Posts Tagged ‘tfa’

Usability in Online Forms

To explain a few concepts in usability in online forms, it’s best to go through an example.

To apply for a job at Teach for America (TFA) you have to fill out an online form.  The first section looks like this.

TFA Employment Application Form

TFA Employment Application Form

At first glance, it seems easy to complete.

However, once you get past the first couple of sections, it asks you your previous involvement with TFA.   It asks your affiliation with TFA several times in a great deal of detail.   I have just pasted a section here to illustrate, but this section of the form goes on for awhile.

Affiliations with TFA on th organization's application form

Affiliations with TFA on th organization's application form

For example, it asks if you are a Corps Member.  If you answer “No”, it asks you to complete the year you started and ended.  This clearly doesn’t make sense if you have never been a Corps Member.  Yet, the form still requires you to select N/A for “Beginning Year” and “Ending Year”.  There are several questions like this.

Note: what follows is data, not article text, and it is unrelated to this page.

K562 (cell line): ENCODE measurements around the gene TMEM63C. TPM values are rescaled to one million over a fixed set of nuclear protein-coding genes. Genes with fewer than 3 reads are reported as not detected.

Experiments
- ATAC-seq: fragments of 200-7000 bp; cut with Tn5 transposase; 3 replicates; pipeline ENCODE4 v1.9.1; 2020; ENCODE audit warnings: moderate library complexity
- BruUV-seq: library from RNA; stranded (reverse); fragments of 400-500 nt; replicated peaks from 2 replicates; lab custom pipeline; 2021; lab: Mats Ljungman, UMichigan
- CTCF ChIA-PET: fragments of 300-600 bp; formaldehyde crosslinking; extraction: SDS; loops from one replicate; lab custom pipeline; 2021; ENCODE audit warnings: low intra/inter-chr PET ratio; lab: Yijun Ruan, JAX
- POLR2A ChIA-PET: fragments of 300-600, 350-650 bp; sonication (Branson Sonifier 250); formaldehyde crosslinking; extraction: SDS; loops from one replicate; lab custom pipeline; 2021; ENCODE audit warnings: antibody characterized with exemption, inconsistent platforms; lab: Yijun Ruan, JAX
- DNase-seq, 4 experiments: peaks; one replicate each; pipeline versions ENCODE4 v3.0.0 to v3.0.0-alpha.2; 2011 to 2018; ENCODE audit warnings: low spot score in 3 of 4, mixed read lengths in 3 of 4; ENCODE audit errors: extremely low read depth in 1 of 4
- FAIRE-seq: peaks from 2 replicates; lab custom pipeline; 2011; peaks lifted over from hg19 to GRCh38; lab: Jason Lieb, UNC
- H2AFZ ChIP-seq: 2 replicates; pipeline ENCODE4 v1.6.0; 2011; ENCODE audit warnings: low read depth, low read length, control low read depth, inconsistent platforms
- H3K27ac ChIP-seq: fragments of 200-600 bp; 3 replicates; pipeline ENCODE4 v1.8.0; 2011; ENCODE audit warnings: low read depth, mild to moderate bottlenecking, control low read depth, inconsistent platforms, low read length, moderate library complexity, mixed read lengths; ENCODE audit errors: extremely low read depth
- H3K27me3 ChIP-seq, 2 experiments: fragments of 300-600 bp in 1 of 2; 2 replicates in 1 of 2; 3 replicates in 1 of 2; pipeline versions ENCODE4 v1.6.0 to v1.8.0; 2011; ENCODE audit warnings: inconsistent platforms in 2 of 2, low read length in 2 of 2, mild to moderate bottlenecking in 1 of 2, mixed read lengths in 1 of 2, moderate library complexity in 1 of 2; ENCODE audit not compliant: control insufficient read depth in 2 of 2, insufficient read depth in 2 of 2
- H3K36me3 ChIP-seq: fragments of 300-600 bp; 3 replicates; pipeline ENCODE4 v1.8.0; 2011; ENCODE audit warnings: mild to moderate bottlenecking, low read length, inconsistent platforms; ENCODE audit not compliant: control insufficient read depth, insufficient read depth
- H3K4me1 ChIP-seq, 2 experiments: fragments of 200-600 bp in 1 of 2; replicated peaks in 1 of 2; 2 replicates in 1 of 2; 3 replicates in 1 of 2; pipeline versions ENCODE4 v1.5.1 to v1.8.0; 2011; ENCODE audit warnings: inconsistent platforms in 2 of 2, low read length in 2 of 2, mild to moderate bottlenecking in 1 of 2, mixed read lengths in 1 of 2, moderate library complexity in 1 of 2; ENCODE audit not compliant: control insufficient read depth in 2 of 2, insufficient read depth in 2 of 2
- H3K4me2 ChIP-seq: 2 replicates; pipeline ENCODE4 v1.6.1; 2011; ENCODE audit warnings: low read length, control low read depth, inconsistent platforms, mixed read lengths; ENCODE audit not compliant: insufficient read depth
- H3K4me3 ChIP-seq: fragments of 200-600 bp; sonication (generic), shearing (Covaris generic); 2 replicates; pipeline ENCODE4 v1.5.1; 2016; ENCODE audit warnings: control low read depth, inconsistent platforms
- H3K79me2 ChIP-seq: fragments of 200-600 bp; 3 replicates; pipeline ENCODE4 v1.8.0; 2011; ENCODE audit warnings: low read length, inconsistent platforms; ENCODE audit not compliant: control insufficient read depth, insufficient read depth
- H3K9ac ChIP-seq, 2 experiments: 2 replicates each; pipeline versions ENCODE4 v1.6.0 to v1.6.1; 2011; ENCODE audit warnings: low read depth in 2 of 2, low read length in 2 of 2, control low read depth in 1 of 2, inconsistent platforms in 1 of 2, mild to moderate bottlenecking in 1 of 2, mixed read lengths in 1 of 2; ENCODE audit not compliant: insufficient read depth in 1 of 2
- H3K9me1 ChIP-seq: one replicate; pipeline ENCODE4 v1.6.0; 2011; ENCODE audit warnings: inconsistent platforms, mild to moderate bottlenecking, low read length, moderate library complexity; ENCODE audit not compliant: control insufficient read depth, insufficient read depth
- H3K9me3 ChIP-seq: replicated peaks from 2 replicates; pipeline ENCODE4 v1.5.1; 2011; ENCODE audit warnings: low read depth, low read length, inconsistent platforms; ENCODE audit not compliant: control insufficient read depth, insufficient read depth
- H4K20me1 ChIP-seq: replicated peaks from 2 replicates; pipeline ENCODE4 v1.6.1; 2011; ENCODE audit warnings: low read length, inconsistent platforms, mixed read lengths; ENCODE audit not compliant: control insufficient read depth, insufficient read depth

When I applied for a position, it took a long time to submit my application because of this section.  Every time I submitted the form, it was rejected because I didn’t fill out the details correctly.  Try it for yourself and see what I mean.

It’s great that TFA is encouraging people with affiliations to the organization to apply for other positions within the organization, but their approach makes their application form cumbersome.  I would imagine it may also discourage people without a past affiliation with TFA from applying since they project a strong emphasis on past experience with the organization.

I believe it is important to have validations and checks for incorrect or missing data that is important to the application but you run the risk of really peeving the user if it’s not done in a way that  the user can easily complete the action required.

I would recommend TFA do some usability testing across several scenarios of users who would try to complete this form.   Then, I would recommend a first step to making the user’s experience a bit easier.  Revise this form to ask once if the applicant is affiliated with TFA in any way, and add some logic to expand the form for those with past affiliations to describe their affiliations in more detail.

This example could apply to a volunteer application, a ticket order or any other form your organization may want a user to complete on your site.  Please consider  the user when creating your online forms.